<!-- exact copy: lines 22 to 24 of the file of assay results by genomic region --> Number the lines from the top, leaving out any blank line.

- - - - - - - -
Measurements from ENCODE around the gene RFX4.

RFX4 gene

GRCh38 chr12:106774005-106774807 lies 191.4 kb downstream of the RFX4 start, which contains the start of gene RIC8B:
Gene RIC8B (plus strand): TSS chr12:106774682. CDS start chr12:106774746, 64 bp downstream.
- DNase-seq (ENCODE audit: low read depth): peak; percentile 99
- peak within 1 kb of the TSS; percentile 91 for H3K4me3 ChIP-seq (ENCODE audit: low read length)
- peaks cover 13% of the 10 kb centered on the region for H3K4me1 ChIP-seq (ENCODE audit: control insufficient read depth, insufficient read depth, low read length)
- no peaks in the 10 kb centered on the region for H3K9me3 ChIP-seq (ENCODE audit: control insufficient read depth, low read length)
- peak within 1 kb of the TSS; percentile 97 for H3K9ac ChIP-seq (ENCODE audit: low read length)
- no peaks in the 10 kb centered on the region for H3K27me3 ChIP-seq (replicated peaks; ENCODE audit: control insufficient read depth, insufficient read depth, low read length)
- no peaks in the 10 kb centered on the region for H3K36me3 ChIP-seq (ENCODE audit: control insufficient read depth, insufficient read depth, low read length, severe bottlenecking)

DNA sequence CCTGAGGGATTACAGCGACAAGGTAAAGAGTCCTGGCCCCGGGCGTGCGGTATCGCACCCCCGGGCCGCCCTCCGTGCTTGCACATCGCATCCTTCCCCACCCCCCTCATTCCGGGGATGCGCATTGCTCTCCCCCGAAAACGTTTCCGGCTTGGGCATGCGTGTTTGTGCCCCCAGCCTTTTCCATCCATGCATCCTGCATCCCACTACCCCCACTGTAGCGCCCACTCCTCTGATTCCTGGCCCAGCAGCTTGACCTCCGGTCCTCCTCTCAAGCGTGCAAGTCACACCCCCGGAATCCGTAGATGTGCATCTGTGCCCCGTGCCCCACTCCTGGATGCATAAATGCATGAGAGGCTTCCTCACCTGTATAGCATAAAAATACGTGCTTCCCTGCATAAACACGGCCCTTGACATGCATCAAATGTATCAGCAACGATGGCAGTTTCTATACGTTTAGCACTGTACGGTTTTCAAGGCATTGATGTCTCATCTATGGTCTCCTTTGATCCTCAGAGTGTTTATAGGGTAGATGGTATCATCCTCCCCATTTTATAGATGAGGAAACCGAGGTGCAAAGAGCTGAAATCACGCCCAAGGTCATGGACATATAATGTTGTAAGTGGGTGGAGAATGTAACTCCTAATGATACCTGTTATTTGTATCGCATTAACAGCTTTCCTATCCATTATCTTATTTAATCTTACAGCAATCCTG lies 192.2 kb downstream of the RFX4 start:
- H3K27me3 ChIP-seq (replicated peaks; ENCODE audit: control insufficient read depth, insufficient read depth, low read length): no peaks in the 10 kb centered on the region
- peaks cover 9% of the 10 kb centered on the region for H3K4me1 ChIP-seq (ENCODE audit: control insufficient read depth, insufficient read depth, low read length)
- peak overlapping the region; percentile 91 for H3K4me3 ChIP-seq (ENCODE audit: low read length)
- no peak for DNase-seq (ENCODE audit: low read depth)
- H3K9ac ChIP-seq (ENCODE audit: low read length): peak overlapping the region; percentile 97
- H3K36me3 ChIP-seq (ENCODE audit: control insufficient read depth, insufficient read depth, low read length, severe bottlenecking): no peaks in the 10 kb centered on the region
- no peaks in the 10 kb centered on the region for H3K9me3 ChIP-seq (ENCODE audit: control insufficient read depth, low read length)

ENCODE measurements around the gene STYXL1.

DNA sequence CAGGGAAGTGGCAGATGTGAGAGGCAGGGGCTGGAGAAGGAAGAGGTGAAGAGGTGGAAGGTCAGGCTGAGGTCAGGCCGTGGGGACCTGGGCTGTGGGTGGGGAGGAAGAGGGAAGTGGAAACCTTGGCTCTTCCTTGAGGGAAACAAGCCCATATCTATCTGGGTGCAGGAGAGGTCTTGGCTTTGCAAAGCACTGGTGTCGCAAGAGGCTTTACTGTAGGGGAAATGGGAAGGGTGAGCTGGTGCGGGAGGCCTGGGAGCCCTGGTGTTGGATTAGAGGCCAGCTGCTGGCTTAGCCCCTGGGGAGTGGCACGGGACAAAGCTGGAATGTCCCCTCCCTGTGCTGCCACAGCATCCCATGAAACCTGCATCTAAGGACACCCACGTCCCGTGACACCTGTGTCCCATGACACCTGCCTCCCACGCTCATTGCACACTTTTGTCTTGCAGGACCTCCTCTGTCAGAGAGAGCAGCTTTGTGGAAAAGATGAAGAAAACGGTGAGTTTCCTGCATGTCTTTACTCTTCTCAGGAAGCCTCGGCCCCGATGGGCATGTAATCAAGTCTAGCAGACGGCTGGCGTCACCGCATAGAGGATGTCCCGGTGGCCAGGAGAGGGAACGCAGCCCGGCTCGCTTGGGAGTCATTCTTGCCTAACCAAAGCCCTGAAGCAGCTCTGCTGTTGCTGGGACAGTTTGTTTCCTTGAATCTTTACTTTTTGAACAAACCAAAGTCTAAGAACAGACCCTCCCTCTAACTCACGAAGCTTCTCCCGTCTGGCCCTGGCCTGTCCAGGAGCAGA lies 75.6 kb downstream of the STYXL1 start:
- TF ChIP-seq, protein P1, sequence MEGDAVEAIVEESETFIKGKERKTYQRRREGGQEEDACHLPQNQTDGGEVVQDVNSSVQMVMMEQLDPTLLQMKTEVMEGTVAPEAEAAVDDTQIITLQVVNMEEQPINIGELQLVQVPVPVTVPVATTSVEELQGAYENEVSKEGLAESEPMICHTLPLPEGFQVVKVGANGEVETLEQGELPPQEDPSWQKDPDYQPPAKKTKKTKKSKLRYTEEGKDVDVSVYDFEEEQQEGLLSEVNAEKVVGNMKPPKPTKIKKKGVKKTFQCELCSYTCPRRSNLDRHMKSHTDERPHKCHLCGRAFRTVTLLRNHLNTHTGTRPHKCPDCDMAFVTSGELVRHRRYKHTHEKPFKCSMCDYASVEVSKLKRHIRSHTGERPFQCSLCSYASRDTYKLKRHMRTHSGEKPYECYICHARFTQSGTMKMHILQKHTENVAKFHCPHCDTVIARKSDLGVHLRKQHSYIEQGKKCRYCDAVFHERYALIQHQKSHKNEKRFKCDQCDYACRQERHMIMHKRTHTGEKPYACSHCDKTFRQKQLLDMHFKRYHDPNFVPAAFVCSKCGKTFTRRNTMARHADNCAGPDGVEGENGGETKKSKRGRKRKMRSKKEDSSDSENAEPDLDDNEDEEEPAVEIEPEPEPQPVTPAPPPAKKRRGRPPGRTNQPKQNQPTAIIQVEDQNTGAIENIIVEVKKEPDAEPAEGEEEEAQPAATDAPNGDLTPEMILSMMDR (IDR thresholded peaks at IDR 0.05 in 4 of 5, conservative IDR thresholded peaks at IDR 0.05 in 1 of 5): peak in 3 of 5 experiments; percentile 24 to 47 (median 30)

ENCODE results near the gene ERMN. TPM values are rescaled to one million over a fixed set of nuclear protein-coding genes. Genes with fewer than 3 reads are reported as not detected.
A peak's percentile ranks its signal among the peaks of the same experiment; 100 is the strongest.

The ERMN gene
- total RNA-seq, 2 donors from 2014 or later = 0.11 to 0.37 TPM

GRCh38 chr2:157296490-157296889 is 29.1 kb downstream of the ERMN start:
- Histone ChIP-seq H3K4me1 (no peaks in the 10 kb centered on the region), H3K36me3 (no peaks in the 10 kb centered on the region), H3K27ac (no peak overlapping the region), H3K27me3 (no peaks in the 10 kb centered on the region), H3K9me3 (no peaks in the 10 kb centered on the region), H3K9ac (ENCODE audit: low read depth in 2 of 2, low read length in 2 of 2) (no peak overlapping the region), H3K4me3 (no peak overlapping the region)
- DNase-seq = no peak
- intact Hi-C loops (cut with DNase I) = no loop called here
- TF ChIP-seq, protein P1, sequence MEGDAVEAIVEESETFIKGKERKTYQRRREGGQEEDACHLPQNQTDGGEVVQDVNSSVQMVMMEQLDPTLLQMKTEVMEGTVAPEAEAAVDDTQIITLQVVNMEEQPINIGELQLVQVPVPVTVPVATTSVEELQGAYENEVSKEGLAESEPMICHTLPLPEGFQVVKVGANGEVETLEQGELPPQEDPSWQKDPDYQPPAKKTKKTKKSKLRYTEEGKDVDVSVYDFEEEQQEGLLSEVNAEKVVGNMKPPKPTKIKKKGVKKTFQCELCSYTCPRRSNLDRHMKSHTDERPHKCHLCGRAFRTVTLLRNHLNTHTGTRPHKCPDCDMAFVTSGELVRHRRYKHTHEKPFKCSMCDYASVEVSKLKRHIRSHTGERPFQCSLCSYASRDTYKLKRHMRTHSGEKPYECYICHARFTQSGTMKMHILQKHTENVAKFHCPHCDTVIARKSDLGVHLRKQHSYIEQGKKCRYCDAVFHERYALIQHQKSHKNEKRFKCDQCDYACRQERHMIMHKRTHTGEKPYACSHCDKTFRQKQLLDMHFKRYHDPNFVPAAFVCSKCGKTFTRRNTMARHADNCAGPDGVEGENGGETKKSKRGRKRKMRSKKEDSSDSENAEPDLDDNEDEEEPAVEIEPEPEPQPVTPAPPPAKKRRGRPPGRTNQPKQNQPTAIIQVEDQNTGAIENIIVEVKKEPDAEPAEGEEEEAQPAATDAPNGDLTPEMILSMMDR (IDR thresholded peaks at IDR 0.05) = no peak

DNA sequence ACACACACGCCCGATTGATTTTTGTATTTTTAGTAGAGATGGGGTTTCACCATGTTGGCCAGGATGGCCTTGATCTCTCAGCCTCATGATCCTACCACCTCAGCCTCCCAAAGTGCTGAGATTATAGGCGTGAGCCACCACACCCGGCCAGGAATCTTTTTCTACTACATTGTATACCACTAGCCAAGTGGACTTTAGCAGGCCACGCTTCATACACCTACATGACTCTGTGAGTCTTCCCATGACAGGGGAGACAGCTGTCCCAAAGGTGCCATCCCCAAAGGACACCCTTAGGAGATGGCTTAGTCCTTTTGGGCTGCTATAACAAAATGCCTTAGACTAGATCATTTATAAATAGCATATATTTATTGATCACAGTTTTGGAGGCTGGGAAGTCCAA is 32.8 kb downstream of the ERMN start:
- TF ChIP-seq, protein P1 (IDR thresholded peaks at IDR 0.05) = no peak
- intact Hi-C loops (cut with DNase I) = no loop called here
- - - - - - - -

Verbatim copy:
- TF ChIP-seq, protein P1, sequence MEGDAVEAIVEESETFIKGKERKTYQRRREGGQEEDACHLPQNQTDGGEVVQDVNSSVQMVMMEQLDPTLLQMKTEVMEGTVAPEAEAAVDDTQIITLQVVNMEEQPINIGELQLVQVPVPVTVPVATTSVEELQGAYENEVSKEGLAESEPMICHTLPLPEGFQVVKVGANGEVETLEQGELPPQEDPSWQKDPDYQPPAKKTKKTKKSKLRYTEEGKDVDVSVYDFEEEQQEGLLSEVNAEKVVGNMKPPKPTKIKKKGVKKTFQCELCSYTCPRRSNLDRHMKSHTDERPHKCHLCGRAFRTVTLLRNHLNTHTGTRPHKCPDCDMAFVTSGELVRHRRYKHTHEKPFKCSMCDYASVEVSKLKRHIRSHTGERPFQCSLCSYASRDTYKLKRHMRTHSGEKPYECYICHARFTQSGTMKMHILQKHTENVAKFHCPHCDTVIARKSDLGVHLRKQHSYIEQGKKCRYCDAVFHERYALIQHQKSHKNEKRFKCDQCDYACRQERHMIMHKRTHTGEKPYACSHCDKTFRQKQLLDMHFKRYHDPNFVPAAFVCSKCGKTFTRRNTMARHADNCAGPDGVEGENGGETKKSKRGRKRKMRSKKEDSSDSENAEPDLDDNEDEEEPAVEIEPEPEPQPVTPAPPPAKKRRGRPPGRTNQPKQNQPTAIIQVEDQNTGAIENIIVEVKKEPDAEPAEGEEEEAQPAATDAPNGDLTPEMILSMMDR (IDR thresholded peaks at IDR 0.05 in 4 of 5, conservative IDR thresholded peaks at IDR 0.05 in 1 of 5): peak in 3 of 5 experiments; percentile 24 to 47 (median 30)

ENCODE results near the gene ERMN. TPM values are rescaled to one million over a fixed set of nuclear protein-coding genes. Genes with fewer than 3 reads are reported as not detected.
A peak's percentile ranks its signal among the peaks of the same experiment; 100 is the strongest.